As an example, Ethereum is an infrastructure blockchain, because it’s software is directly supported by servers in the community (which are rewarded with ETH). ETH is an infrastructure token because is the native asset of the Ethereum blockchain. Gnosis is a services token, because it runs on the Ethereum blockchain and does not maintain it’s own mining network. Gnosis is not the native asset of the network, instead deriving value from the smart contracts that Gnosis is able to unlock. The reason we are excluding services tokens is because we believe the market for these tokens is vastly different from traditional blockchain infrastructure and warrants it’s own separate analysis.
Must Have Been Launched to Mainnet for 12 Months
The blockchain must have been running in production (aka on the ‘mainnet’) for a period of 12 months (starting on July 31st, 2017). The reason for this is because we want to analyze blockchains that have had a sufficient amount of time to launch, attract a community of miners and begin working towards their vision of the future.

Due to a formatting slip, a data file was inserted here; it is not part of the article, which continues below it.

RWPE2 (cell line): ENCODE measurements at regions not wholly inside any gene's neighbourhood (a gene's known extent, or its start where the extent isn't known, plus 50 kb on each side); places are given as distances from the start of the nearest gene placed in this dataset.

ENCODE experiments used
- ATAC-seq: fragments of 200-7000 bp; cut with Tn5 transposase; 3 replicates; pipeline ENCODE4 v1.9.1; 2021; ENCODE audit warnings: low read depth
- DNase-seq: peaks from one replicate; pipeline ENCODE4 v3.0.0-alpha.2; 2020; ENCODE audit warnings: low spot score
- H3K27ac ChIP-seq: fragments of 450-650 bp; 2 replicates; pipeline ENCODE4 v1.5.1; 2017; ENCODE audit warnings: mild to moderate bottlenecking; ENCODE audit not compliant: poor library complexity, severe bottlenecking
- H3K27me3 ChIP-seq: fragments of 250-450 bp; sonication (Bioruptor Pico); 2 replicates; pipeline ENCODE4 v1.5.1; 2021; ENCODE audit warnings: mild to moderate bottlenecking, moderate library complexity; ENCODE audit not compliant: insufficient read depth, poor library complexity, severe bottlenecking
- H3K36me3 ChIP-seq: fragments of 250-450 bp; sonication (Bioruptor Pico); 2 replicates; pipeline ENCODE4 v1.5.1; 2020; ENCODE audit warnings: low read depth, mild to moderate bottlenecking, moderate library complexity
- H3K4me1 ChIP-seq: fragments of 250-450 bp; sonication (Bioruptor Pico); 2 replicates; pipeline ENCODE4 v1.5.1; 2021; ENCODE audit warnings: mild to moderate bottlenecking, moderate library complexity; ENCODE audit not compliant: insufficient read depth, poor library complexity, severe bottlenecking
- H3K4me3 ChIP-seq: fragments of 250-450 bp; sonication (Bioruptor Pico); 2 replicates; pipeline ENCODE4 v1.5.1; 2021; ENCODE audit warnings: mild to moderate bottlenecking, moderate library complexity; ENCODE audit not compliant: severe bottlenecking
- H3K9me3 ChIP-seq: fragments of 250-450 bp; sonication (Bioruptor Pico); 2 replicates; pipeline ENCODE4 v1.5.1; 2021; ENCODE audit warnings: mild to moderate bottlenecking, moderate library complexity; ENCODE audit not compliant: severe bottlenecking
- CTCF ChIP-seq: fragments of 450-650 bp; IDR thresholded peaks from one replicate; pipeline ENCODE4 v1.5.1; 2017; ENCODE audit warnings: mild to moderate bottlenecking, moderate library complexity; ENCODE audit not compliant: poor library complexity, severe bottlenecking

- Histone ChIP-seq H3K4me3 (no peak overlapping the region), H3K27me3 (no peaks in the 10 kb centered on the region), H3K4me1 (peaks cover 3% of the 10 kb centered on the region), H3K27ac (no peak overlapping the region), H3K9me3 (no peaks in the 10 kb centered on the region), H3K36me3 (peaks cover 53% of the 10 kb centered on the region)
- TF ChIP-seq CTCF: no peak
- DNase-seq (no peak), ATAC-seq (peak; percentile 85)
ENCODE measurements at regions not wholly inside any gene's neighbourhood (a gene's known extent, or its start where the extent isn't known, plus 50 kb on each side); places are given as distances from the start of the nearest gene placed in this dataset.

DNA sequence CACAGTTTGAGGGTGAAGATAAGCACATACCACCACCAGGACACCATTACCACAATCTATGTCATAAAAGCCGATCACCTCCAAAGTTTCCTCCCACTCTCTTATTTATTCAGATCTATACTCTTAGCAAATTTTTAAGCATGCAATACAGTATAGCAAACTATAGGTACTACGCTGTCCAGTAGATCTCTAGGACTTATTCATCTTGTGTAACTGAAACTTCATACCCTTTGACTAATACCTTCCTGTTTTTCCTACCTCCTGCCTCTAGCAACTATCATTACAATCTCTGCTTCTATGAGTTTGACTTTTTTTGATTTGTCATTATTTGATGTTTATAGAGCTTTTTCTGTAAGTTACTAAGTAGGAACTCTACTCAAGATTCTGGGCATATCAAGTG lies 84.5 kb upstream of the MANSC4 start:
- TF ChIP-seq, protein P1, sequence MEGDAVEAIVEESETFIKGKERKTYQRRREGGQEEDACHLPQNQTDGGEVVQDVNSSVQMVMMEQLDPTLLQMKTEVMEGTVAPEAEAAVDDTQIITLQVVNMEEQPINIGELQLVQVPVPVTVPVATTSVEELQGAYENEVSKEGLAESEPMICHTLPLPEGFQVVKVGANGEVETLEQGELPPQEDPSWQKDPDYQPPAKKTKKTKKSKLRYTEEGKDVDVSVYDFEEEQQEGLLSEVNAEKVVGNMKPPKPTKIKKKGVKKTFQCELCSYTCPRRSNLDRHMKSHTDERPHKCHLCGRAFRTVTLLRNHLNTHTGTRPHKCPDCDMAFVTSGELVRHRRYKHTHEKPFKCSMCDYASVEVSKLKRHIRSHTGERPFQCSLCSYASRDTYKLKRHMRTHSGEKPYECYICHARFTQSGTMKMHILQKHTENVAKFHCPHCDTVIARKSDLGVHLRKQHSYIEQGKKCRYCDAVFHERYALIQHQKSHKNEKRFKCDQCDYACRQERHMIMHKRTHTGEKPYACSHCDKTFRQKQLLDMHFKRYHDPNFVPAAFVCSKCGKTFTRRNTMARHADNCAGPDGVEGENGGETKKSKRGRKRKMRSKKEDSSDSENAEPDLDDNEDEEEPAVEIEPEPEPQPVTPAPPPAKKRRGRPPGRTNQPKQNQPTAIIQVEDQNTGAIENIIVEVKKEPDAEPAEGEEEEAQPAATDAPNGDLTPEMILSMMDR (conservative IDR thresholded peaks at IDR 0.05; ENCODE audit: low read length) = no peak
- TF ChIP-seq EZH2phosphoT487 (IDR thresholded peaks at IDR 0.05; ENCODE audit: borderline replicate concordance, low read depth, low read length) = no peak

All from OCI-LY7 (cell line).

Analyzing blockchains that have less than 12 months in production would rely too heavily on speculation as opposed to more object measures, which is why they’re excluded from the analysis.
Market Capitalization must have been over $10 million for 6 Month
The market capitalization for the blockchain must have been over $10 million for the previous six months before beginning of the analysis (the cutoff date deemed January 31st, 2017). The reason for this restriction is because we want to focus on blockchains that have found a following in the market.
While not a perfect indicator of use, market capitalization is useful to understand if a cryptocurrency is exchanged beyond a speculative spike in usage. We first wanted to use $10 million as a simple threshold (did the cryptocurrency at one point have a value above $10 million?), but found that too many cryptocurrencies had large, unsustained spikes in valuation. Because of this, we implemented this more rigorous longevity standard.
Out of 55 blockchains analyzed so far, only 16 have been able to pass our standards based on the criteria above: